Q: My credit score is 678, I was turned down by Capital One because of "insufficient income". What to do?
Q: My credit score is 678, I have no other credit cards except a gas card that I pay off each month, recently went through a divorce, and was turned down by Capital One because of "insufficient income". What to do?
A: Due to recent credit card reform, you personally must demonstrate sufficient income in order to qualify for a credit card. By law, credit card issuers can no longer take your entire household income into consideration when evaluating a credit card application. That's what they did in the past, however, and that's how you may have been able to previously qualify for credit when you were married to your ex-spouse.
But as of October 2011, a provision of the Credit CARD Act of 2009 kicked in, making it far more difficult for those with limited incomes and non-working spouses/ex-spouses to qualify for credit on their own. That's because you are now required to show that your own specific income - not the income of a spouse or any one else that may live with you - will be used to repay any credit card charges you make.
The reason the Federal Reserve issued this new mandate is simple: the feds are trying to decrease the risk of defaults in the marketplace. From their perspective, they want to ensure that only truly "qualified" borrowers obtain credit.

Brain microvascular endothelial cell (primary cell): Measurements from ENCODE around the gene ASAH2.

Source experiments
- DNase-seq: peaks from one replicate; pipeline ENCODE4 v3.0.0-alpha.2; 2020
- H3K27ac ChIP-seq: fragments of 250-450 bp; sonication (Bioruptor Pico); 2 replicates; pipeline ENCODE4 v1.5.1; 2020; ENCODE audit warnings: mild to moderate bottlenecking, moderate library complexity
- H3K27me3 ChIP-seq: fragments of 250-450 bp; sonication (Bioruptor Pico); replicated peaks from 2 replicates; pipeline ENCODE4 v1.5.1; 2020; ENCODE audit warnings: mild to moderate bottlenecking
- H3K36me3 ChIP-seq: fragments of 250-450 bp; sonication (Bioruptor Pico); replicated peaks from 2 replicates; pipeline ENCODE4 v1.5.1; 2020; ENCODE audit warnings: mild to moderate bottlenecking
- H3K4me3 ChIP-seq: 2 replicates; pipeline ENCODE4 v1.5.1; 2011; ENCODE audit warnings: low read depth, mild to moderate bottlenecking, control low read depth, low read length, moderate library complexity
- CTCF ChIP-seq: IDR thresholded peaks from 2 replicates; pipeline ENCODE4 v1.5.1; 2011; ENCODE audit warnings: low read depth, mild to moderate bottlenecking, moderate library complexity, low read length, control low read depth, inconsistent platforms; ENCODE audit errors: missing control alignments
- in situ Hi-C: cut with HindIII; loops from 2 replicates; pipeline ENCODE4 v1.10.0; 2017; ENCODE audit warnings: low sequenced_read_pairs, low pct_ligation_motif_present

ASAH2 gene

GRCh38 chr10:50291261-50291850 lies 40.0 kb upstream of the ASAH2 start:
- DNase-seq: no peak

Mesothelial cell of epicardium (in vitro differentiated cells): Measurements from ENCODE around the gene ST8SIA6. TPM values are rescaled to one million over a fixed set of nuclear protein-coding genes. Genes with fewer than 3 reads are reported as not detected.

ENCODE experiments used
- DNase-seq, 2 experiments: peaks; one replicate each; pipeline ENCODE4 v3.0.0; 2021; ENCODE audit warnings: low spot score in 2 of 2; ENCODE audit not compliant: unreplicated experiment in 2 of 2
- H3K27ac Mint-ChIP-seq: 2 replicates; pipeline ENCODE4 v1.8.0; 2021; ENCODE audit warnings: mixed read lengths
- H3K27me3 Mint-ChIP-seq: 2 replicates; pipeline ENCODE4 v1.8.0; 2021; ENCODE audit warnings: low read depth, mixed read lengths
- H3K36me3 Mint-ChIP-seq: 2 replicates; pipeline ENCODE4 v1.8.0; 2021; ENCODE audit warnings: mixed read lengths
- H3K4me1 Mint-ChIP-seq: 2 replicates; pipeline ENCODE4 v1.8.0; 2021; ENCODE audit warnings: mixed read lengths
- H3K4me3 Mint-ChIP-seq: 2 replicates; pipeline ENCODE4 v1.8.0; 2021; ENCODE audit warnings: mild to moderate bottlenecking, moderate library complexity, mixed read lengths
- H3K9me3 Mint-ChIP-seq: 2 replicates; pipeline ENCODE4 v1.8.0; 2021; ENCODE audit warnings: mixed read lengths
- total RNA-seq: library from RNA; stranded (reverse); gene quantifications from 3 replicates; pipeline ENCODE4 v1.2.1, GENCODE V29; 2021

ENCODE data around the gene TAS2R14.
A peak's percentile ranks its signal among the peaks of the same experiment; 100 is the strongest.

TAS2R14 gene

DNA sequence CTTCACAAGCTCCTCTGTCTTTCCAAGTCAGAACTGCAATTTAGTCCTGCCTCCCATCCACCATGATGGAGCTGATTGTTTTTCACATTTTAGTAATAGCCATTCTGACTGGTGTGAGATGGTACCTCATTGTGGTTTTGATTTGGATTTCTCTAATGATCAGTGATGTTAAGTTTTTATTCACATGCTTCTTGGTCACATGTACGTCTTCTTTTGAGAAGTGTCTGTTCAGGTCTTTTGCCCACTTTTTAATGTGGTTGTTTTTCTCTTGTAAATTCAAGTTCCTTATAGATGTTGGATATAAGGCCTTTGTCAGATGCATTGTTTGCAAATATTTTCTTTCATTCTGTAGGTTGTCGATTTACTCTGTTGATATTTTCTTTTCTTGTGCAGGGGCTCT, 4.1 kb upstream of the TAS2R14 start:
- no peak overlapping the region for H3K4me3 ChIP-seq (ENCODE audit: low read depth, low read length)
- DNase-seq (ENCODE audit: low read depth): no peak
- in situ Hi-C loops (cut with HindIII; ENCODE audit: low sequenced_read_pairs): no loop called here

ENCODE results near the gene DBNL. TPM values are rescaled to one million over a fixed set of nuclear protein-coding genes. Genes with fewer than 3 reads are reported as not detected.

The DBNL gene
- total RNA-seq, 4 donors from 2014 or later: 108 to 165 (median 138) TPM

From your perspective, of course, that probably stinks. But all isn't lost, and you have two choices for dealing with this situation.
Your best option, since you are now presumably living on your own and without your former spouse, is to re-apply for a credit card with a relatively low credit limit for which you could be accepted, based on your income. Comparison shop for the best credit card deals based on your credit profile and spending habits.
If you still get denied for a traditional unsecured credit card, your other option is to seek a secured credit card, which is a credit card for those with limited credit. You would simply have to put a certain amount on deposit, say $500, and then at a minimum that same amount ($500) would be your credit limit on the secured card account.
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